Everyone’s on the Keto Diet But It Doesn’t Mean You Should Be, Too
These days, it seems that there is a new diet craze being introduced every fortnight, and it is getting really hard to keep up. Lately, everyone has been talking about the ketogenic diet, simply called “keto.” Right now, it looks like it is having more than just a moment as it seems to be spawning a revolution of sorts among the health conscious and the fitness buffs. This is not surprising at all at it is enthusiastically touted by celebrities like Kourtney Kardashian and Tim Tebow. Even Lebron James swears by it.
Celebrity endorsements aside, the keto diet’s popularity can also be attributed to its methods. Health experts have been marketing it as a way to “reset” or “detox” the body by replacing carbs—typically, the body’s go-to energy source—with fats. This essentially means that those on the keto diet have the freedom to consume copious amounts of bacon, cheese, butter, mayonnaise, and the like—all the good stuff that used to be anathema to the dedicated calorie counter.
Indeed, it sounds too good to be true, though its fans and proponents would insist otherwise. So what’s the honest truth behind keto?
How to keto
Like we’ve mentioned, keto advocates consuming copious amounts of fat as an energy source in place of carbohydrates—80 percent of one’s daily diet, in fact. Keto staples include oil, dairy, eggs, fish, and meat while grains like rice, pasta, and bread, as well as potatoes, are prohibited. And like most diets, green vegetables are, of course, part of the menu.
Typically, our body breaks down carbohydrates during digestion and turns it into energy. Keto works on the premise that because carbs are banned, the body has no choice but to look for other sources of energy. This process is known as ketosis, a state wherein cells release fat which turns into ketones. This, then, becomes the body’s energy source.
Apparently, keto is not at all a newfangled thing, but rather, one that has been around for about a century as a treatment for epilepsy. Back in the 1920s, it was found that high levels of ketones reduced seizures among epileptic patients. Not only that, there has also been some evidence that it can potentially cure a wide variety of diseases, including diabetes and cancer.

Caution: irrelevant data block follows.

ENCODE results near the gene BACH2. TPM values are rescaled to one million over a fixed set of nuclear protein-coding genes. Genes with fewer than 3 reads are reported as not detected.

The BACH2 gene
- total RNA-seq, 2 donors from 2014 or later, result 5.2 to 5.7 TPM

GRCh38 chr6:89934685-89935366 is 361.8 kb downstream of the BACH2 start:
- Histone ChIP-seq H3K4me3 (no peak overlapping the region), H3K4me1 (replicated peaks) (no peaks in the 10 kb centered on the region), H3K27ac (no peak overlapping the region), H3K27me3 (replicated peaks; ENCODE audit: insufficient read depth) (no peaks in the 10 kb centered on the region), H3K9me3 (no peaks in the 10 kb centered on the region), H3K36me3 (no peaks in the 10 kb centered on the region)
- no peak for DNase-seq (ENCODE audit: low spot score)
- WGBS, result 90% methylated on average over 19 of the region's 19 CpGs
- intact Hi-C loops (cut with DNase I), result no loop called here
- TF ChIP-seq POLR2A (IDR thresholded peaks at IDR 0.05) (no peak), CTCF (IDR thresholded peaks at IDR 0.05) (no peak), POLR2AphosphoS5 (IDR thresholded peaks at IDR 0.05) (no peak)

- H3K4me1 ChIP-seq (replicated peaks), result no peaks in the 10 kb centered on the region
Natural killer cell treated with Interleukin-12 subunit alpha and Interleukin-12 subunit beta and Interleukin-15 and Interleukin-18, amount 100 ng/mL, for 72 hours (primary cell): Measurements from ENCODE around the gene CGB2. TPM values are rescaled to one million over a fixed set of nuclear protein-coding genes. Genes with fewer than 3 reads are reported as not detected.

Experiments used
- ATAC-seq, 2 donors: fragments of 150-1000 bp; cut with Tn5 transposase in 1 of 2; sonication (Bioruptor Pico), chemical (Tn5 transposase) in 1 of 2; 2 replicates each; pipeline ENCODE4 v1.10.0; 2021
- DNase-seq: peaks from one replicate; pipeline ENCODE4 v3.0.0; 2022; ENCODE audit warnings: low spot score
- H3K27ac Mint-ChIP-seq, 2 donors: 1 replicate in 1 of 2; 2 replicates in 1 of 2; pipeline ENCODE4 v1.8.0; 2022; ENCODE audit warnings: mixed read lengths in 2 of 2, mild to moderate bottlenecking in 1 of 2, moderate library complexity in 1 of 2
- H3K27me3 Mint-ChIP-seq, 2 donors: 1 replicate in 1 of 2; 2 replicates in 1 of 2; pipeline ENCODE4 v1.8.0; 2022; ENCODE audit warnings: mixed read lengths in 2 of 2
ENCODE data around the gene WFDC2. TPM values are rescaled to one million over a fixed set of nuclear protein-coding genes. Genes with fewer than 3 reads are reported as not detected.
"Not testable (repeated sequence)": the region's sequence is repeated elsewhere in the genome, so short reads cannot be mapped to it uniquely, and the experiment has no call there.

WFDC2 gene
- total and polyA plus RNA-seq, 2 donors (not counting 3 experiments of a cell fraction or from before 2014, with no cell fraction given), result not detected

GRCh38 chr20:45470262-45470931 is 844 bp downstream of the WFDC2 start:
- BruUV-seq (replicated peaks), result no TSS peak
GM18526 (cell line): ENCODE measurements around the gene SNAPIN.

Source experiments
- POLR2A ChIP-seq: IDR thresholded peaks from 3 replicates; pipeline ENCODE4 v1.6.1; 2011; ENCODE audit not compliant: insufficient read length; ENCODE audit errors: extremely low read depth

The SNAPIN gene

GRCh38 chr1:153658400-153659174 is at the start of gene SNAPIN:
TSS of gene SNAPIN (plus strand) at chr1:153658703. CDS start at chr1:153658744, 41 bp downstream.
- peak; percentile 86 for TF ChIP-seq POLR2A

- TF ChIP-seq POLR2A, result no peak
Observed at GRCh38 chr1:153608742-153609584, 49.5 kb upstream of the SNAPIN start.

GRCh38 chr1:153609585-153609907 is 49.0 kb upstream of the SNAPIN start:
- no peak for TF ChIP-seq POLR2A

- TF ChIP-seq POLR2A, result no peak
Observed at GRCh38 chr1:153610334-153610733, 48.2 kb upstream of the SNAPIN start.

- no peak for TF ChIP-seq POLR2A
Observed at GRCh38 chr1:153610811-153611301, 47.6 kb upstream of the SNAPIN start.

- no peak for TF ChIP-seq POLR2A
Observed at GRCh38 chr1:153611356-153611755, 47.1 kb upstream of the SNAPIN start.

What to expect from keto
Now, getting into a state of ketosis is actually as large an undertaking for the body as it sounds. It goes without saying that it will be completely hellish at the start. Those on keto have reported symptoms like fatigue, nausea, headaches, brain fog, and even odorous breath, urine, and sweat. If you are also working out while on the keto diet, you will likely find that you are unable to cope with your regular exercise routine.
Experts say this discomfort is completely normal as the body is not used to the new energy source and is still adjusting. However, these symptoms are meant to alleviate overtime. In fact, proponents claim that brain activity is greatly enhanced as the body gets used to running on ketones alone.
Is keto safe?
This is, of course, the million-dollar question. There have been numerous arguments on the safety of keto, as well as the lack of it. When pitted against other fad diets, keto actually does not have a very good track record and seems like a very bad idea. This is because it is much too restrictive; therefore, interfering with the dieter’s relationship with food. However, there are also those who would point out that its high-fat focus actually leaves the dieter feeling more sated.
From a weight loss perspective, keto does seem to work—for the first few weeks, at least. This is when the body’s carb stores are being depleted, which, in turn, drops the water weight that goes with it. However, some research has shown that this kind of weight loss is not sustainable in the long run.
Indeed, like all diets, keto does have its own set of pros and cons and works differently among different people. It is truly important not to just take the word of celebrities as gospel, but rather, consult your doctor to find out how it could possibly affect you. It goes without saying that when it comes to your health, you really shouldn’t take any chances—even if Lebron James says so.
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